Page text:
Upper Banff Hot Springs (Banff, AB)
According to writings at the hot springs, these are the first hot springs, around which the town was built. Don’t expect to be sitting in rock pools with steamy water; the water has to be cooled down to around 38 degrees Celsius for human immersion. Public hygiene requirements mean that the water is chlorinated and fed into a regular-looking pool. Don’t be worry about getting cold, either, since you walk right into the pool from the change rooms. At less than $20 for a family of three, the hot springs are an affordable and enjoyable way to spend a couple of hours. The best time to go is in the winter, as you can sit in a hot pool, outdoors near the snow, with steam rising up around you and frost on the pool’s ladders.
Salt Spring Island (BC)
About a 20-minute ferry ride off the coast of Vancouver Island, Salt Spring Island has been collecting artists and free thinkers for decades. The island has all the necessary amenities, including grocery stores, gas stations, and accommodations, but it also has a vibrant artisan community, a strong drive toward organic food production, walking trails, bike paths, and more. Accommodations on the island can be pricy, but if you can manage to stay a few days, it will be well worth your time. There are also two weekly markets in Ganges run by local producers and artists.
Royal BC Museum (Victoria, BC)
This was my absolute favourite museum growing up. I loved walking through the century village and poking my head into the kitchen to smell the apple pie baking, or sitting in the train station waiting for the train to arrive. The submarine voyage was another favourite, as was walking through the caves and panning for gold. Many things have changed, but it seems entirely for the better. The museum is as interactive as ever. The mammoth has a new home, in a room with real ice on the walls. The submarine has become a live tidepool display, a tank, and all sorts of interactive computer stations at which different things can be learned. There is no apple pie in the kitchen anymore, but the century town is as immersive as ever, with movies in the cinema, cobblestones, and shops. The native section contains a lot of the pieces I remember (some not updated to more current terminology) but is still immersive in different ways, and was a joy to share with my daughter.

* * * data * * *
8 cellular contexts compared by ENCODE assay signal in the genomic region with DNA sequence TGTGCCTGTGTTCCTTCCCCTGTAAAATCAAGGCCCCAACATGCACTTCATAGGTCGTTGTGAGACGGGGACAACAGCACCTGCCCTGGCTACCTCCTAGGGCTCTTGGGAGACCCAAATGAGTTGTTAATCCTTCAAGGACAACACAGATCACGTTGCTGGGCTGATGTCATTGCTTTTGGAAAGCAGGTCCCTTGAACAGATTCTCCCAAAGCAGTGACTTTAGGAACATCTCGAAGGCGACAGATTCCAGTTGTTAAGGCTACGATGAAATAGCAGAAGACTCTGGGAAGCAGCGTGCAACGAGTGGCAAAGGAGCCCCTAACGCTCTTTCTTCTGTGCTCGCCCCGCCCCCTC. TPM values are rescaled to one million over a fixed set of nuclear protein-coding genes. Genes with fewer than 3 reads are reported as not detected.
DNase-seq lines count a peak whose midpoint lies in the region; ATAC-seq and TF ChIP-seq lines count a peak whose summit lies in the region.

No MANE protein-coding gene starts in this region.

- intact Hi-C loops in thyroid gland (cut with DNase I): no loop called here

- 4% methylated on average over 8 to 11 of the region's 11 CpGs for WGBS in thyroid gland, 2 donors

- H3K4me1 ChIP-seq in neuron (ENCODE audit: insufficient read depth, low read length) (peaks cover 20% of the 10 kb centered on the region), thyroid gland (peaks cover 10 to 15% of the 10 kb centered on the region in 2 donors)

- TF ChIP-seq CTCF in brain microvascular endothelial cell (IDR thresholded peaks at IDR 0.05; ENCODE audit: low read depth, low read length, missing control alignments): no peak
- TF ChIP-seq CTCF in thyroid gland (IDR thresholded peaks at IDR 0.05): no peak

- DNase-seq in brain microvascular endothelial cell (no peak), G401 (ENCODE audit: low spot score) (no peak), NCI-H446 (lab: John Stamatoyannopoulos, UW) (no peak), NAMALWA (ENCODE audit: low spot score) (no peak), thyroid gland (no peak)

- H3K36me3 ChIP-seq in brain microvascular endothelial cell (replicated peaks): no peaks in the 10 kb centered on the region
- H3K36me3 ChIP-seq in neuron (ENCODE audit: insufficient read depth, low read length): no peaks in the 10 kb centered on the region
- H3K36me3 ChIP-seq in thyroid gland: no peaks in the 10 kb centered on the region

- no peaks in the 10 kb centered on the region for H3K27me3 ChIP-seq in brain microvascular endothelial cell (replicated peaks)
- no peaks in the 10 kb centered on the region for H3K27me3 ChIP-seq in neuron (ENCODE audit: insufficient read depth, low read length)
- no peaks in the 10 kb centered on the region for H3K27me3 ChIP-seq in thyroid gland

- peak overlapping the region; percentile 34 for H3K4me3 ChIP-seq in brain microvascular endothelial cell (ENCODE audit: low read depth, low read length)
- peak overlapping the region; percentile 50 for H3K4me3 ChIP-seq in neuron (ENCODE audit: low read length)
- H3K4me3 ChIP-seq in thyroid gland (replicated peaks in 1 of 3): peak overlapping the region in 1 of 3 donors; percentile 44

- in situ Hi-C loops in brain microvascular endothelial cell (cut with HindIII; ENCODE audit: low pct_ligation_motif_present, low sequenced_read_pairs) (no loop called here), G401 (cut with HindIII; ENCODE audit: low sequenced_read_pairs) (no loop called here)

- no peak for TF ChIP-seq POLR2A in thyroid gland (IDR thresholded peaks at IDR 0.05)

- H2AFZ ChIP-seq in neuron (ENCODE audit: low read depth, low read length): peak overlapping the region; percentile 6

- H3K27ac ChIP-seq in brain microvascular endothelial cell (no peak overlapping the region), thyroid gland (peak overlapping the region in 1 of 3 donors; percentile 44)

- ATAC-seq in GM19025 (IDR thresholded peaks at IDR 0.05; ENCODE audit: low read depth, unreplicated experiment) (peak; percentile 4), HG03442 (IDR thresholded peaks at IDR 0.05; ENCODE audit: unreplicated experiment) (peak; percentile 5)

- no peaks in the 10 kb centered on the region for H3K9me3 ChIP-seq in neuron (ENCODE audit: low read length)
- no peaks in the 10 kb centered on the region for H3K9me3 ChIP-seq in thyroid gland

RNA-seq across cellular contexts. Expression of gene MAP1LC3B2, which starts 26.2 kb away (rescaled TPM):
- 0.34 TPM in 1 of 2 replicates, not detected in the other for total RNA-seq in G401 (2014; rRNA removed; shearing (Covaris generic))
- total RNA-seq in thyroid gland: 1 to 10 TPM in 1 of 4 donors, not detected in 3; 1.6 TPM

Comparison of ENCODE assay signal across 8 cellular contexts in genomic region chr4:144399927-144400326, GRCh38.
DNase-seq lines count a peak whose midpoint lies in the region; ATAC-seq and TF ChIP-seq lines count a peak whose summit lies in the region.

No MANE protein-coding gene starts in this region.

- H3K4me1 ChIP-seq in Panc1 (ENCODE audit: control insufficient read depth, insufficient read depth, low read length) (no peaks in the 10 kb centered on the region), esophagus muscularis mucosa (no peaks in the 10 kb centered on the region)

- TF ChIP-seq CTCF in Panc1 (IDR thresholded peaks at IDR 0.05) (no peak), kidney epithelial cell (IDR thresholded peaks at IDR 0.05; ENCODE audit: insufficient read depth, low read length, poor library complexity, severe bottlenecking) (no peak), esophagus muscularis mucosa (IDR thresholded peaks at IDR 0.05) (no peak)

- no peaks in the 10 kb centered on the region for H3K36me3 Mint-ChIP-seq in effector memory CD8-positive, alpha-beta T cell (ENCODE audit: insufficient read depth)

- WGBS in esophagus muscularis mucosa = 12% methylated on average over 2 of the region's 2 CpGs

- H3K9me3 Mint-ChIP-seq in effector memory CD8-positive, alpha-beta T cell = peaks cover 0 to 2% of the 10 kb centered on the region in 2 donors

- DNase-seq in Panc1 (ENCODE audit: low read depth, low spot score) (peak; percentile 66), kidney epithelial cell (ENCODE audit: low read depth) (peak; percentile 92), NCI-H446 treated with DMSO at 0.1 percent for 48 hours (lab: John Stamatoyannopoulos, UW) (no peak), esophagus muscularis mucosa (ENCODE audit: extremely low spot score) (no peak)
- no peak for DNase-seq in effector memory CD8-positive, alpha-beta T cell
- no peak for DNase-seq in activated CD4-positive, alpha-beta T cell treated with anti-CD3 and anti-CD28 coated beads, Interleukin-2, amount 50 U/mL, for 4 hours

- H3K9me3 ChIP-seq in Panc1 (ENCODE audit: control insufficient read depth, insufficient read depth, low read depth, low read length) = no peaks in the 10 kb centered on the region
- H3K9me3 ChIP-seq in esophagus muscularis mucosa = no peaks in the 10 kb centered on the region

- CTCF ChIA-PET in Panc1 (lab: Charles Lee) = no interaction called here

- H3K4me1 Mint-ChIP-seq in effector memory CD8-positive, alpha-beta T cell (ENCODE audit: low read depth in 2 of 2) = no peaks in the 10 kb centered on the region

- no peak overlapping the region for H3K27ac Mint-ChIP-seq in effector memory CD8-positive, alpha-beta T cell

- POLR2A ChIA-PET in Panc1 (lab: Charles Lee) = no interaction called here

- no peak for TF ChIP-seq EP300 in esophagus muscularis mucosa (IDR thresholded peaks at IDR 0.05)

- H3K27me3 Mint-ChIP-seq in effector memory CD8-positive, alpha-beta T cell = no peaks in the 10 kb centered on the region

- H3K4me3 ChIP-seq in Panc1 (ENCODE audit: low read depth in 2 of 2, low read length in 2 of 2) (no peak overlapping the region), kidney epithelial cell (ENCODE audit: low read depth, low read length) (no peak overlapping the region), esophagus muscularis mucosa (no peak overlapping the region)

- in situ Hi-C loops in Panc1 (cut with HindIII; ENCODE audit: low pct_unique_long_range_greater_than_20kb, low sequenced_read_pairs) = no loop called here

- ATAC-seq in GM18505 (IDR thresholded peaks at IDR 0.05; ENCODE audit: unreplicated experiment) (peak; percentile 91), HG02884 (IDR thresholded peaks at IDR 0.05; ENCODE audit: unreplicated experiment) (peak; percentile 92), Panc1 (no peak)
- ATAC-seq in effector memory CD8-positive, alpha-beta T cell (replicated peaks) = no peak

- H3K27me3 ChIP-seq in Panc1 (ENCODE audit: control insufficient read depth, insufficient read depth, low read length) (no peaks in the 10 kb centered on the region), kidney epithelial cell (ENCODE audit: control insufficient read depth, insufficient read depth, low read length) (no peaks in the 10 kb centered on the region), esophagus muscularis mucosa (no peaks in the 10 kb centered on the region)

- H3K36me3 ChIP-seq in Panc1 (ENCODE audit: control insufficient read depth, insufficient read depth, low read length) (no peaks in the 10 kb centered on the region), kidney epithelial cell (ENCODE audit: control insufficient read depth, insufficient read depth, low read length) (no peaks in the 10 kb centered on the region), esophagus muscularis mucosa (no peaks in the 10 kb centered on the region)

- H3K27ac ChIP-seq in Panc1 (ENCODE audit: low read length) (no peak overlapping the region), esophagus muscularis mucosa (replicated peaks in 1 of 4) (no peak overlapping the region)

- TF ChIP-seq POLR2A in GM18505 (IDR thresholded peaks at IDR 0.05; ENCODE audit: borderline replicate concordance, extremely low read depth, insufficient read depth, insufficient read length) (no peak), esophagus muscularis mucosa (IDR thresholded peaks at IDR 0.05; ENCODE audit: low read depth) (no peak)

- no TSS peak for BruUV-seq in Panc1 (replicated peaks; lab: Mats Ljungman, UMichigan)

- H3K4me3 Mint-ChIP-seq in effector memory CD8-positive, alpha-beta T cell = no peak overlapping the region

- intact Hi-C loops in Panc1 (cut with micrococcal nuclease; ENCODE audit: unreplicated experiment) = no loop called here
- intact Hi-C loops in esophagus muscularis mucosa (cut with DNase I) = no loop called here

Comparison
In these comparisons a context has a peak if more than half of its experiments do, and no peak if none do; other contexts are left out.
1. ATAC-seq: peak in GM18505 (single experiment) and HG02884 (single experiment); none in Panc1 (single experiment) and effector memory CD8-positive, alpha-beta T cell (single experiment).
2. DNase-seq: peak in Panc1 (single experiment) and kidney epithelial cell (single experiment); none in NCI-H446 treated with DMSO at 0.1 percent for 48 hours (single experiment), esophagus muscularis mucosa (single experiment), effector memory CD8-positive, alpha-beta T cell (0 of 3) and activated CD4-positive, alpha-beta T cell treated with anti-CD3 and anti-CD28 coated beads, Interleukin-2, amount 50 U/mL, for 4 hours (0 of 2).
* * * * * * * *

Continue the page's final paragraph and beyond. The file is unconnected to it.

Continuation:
Pacific Rim National Park Reserve (BC)
The ultimate hiking experience. Why settle for a trail here and there when you can have dozens to choose from? These hiking and walking trails range from short to long, flat to lots of elevation changes, and sea walks to forest walks. Expect old growth and the circle of life to be evident amongst bubbling brooks and incredible forest beauty. Many of the trails are raised on cedar planks to protect the delicate wilderness.
Royal Tyrell Museum (Drumheller, AB)
I remember going to the Royal Tyrell Museum when I was small, and now I have shared it with my daughter. Unfortunately, spring isn’t the best time to fully appreciate all the outdoor areas around the museum. Indoors, there are all sorts of dinosaur fossil displays explaining how fossils are dated, how evolution works, how the fossils are found, preserved, and excavated, and more. Large picture windows allow you to watch first-hand while palaeontologists work on exposing fossils and a movie plays explaining the process and tools. Later in the display, walk through an interactive timeline that starts movies and presentations when you arrive. See an indoor garden with plants and animals similar to early life on earth. Finally, arrive at a large room filled with full fossil displays talking about the different dinosaurs and animals found in the area and in other areas.
Other places/activities I wanted to visit/do but didn’t have time:
- Other islands in the Strait of Georgia
- Queen Charlotte Islands
- Sunshine Coast
- Nelson, BC
- Jasper, AB
- West Edmonton Mall
- Wanuskewin Heritage Park
- Tunnels of Moose Jaw
- Souris Agate Pits
- Stanley Park Seawall Walk
- Okanagan Valley
- Bancroft, ON (Rockhounding)